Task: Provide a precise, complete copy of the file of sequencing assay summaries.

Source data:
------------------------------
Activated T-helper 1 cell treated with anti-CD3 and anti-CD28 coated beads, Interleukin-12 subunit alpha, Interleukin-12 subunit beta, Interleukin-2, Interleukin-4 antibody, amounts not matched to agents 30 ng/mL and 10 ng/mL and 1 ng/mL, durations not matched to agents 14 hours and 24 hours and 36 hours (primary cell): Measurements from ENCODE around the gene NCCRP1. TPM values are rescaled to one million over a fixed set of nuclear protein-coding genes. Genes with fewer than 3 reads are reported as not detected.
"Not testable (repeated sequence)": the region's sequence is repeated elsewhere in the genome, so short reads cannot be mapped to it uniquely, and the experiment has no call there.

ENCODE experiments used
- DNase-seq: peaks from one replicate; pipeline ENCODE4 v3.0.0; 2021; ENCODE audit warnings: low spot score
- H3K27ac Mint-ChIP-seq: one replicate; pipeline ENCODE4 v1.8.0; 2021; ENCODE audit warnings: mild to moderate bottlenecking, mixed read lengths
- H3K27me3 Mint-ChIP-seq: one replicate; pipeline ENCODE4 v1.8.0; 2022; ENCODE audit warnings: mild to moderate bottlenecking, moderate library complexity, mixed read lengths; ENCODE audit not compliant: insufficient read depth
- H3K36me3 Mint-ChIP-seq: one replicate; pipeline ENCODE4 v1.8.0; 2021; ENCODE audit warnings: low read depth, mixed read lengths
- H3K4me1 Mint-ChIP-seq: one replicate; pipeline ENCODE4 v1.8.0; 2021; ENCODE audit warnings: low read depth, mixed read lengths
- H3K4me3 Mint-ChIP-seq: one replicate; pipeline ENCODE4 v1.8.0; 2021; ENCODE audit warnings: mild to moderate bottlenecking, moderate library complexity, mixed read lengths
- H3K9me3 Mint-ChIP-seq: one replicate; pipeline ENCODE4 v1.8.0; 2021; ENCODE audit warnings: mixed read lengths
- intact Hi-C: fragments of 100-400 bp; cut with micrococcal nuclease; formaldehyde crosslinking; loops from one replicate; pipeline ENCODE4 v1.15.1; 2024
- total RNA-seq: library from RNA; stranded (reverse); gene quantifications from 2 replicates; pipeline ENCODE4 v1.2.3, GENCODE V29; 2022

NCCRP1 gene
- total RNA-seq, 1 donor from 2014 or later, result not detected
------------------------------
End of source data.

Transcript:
Activated T-helper 1 cell treated with anti-CD3 and anti-CD28 coated beads, Interleukin-12 subunit alpha, Interleukin-12 subunit beta, Interleukin-2, Interleukin-4 antibody, amounts not matched to agents 30 ng/mL and 10 ng/mL and 1 ng/mL, durations not matched to agents 14 hours and 24 hours and 36 hours (primary cell): Measurements from ENCODE around the gene NCCRP1. TPM values are rescaled to one million over a fixed set of nuclear protein-coding genes. Genes with fewer than 3 reads are reported as not detected.
"Not testable (repeated sequence)": the region's sequence is repeated elsewhere in the genome, so short reads cannot be mapped to it uniquely, and the experiment has no call there.

ENCODE experiments used
- DNase-seq: peaks from one replicate; pipeline ENCODE4 v3.0.0; 2021; ENCODE audit warnings: low spot score
- H3K27ac Mint-ChIP-seq: one replicate; pipeline ENCODE4 v1.8.0; 2021; ENCODE audit warnings: mild to moderate bottlenecking, mixed read lengths
- H3K27me3 Mint-ChIP-seq: one replicate; pipeline ENCODE4 v1.8.0; 2022; ENCODE audit warnings: mild to moderate bottlenecking, moderate library complexity, mixed read lengths; ENCODE audit not compliant: insufficient read depth
- H3K36me3 Mint-ChIP-seq: one replicate; pipeline ENCODE4 v1.8.0; 2021; ENCODE audit warnings: low read depth, mixed read lengths
- H3K4me1 Mint-ChIP-seq: one replicate; pipeline ENCODE4 v1.8.0; 2021; ENCODE audit warnings: low read depth, mixed read lengths
- H3K4me3 Mint-ChIP-seq: one replicate; pipeline ENCODE4 v1.8.0; 2021; ENCODE audit warnings: mild to moderate bottlenecking, moderate library complexity, mixed read lengths
- H3K9me3 Mint-ChIP-seq: one replicate; pipeline ENCODE4 v1.8.0; 2021; ENCODE audit warnings: mixed read lengths
- intact Hi-C: fragments of 100-400 bp; cut with micrococcal nuclease; formaldehyde crosslinking; loops from one replicate; pipeline ENCODE4 v1.15.1; 2024
- total RNA-seq: library from RNA; stranded (reverse); gene quantifications from 2 replicates; pipeline ENCODE4 v1.2.3, GENCODE V29; 2022

NCCRP1 gene
- total RNA-seq, 1 donor from 2014 or later, result not detected